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Underpronation is a condition in which the foot does not optimally meet the ground when walking or running. Also called supination, underpronation can be thought of as walking on the outsides of the foot to an individually determined degree, though the intensity of the outward roll may be nearly unnoticeable to the observer at any moment.
Since it is not always obvious to the layman, a simple test of looking at the wear on old walking or running shoes can be used to roughly diagnose underpronation. An underpronator's shoes will have more wear on the outside edge, particularly toward the rear, demonstrating the location of impact when running. It is generally thought that underpronation is not fatalistically linked to foot shape or anatomy, but that it is highly associated with having high arches and being bow-legged.
Pronation is the rolling movement the foot undertakes when cycling through gait. This movement is responsible for distributing forces of impact and shock absorption. Another way to think about it is that pronation controls where and when weight is reaching the ground through the foot. With normal or neutral pronation, the entire foot makes contact with the ground. Underpronators put weight on the outside of the foot, which is too rigid a surface to efficiently absorb shock.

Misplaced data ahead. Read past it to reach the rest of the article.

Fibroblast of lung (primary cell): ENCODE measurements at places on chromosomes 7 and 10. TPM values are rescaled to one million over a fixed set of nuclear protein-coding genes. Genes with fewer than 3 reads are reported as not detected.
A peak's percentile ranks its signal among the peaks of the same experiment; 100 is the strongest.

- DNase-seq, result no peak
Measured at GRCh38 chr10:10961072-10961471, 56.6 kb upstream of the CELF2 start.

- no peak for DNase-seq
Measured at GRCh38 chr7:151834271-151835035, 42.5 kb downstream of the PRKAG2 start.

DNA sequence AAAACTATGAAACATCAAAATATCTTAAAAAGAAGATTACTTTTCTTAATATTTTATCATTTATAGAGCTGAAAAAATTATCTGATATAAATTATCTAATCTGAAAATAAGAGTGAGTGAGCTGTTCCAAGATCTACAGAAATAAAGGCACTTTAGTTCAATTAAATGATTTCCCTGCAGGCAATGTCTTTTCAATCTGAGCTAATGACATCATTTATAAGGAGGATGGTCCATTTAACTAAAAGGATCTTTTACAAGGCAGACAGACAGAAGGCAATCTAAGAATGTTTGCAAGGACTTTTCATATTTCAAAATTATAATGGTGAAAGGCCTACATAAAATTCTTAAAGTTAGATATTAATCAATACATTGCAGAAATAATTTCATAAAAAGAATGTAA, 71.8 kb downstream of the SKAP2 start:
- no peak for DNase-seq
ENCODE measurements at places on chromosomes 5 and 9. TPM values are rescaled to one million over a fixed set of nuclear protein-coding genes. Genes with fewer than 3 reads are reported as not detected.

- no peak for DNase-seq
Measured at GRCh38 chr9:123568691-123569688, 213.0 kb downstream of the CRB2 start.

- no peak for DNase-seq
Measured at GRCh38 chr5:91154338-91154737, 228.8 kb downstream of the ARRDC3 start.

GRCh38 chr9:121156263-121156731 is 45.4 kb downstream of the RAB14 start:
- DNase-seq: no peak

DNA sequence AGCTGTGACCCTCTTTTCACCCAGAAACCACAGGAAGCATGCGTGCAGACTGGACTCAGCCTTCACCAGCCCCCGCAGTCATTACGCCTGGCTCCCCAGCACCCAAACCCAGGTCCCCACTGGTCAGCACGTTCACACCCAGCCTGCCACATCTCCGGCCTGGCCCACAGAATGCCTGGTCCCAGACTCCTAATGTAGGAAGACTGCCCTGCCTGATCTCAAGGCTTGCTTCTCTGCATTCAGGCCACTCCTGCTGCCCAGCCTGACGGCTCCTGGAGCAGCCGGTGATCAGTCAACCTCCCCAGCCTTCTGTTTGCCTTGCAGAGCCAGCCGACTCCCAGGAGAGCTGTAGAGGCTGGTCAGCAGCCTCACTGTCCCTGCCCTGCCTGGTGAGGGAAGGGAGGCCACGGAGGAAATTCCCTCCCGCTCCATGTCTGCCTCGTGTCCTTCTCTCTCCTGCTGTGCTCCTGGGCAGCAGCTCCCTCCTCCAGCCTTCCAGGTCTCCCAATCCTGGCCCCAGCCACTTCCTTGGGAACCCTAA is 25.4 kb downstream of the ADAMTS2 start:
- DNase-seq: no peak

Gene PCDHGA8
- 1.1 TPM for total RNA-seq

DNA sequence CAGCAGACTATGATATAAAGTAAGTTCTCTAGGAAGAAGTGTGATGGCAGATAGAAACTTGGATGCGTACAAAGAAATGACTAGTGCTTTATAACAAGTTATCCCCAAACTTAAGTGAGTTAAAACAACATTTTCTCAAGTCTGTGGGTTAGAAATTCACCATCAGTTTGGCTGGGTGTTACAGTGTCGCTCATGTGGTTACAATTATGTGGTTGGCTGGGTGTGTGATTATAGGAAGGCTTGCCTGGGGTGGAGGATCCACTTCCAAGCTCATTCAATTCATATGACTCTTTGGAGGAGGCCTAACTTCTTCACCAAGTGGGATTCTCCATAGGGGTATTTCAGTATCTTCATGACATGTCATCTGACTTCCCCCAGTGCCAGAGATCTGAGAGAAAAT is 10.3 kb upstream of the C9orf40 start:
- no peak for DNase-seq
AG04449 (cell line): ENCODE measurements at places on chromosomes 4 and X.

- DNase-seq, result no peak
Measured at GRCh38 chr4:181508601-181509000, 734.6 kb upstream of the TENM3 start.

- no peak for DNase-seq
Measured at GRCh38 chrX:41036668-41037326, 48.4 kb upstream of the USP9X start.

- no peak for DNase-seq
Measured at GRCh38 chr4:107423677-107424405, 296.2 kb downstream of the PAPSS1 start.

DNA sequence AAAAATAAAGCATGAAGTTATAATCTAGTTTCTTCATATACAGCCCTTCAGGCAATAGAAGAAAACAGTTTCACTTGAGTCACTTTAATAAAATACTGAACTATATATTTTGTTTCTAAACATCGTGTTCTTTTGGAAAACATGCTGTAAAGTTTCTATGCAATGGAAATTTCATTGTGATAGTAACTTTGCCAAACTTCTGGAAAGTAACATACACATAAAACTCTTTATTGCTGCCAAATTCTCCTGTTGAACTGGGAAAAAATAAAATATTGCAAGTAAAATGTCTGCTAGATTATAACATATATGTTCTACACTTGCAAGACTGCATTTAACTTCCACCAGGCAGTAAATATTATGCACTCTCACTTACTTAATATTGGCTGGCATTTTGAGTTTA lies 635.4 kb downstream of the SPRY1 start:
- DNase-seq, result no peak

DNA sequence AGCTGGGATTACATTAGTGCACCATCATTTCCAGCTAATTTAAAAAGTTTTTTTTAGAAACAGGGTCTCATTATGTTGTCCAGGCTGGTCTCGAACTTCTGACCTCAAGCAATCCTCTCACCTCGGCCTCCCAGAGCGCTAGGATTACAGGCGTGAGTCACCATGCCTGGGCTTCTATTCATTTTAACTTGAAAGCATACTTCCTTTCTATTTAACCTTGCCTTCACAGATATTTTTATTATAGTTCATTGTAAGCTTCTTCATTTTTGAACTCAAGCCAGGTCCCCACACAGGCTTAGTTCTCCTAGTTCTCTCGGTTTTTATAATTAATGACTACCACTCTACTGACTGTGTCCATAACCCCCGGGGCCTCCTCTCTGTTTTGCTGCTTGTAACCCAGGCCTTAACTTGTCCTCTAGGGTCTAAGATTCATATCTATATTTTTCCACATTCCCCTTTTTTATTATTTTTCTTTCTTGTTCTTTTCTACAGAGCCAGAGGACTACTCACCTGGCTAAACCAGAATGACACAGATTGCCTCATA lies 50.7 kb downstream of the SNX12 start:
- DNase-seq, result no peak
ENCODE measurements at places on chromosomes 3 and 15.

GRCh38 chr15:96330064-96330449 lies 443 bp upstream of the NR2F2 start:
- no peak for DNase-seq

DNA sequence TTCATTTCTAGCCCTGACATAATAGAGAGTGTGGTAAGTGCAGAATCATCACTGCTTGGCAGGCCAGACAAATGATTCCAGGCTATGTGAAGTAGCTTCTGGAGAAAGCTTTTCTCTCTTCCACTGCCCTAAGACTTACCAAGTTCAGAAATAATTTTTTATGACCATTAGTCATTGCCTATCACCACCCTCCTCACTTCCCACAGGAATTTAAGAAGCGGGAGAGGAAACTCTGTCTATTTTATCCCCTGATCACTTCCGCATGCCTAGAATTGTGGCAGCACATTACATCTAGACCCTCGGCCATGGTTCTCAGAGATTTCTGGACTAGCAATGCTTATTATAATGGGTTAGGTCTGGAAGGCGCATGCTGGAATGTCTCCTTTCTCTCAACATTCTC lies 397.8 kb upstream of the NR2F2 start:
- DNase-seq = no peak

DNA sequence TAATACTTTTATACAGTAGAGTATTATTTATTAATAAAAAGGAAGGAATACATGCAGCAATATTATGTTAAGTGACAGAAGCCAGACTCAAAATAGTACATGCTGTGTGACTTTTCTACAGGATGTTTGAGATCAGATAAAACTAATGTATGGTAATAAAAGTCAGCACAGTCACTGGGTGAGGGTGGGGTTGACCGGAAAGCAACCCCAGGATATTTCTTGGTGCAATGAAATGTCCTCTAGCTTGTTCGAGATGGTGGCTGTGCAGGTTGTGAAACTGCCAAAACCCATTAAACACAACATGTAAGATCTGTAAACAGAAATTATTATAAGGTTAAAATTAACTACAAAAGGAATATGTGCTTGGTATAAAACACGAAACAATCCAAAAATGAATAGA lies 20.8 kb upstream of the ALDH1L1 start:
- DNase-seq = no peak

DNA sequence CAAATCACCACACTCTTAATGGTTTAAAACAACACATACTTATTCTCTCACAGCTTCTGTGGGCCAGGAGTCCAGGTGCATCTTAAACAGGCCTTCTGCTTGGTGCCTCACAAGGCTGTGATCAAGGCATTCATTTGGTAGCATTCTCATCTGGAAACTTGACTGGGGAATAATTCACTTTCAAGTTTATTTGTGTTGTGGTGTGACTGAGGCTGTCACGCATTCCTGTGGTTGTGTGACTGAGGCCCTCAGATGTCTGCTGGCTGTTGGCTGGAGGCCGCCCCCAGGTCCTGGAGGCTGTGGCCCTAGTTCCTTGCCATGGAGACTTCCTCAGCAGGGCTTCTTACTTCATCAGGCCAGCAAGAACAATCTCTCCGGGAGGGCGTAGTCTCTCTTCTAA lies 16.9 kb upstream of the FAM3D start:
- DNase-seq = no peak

Normal pronation is characterized by initial contact by the outside part of the heel, an inward roll of about 15 percent with complete contact with the ground, and then an even push off the ground from the front of the foot. Underpronation, on the other hand, begins with the outside of the heel making contact with the ground. Instead of rolling inward 15 percent as it would in neutral pronation, the foot instead rolls inward less than 15 percent placing more weight on the outside of the foot. At the end of the gait cycle, the smaller toes must do all the work of pushing off, putting undue strain on those toes.
Underpronators may experience pain in the arch of the foot or the heel, and more rarely lower body pain. Excessive pressure or strain on the foot from underpronation can cause heel spurs if left untreated. Even though damage to the foot from underpronation is unlikely, it is important to wear appropriate shoes both for personal comfort and protection from injury.
There are shoes designed specifically for underpronators, usually featuring extra cushioning, increased shock absorption and added stability. Appropriate shoes are the most commonly recommended method for coping with pain caused by the condition, as well as for preventing damage to the foot. Underpronation rarely requires surgery, and can be considered a relatively benign affliction that only becomes a concern when optimal use of the foot is required.
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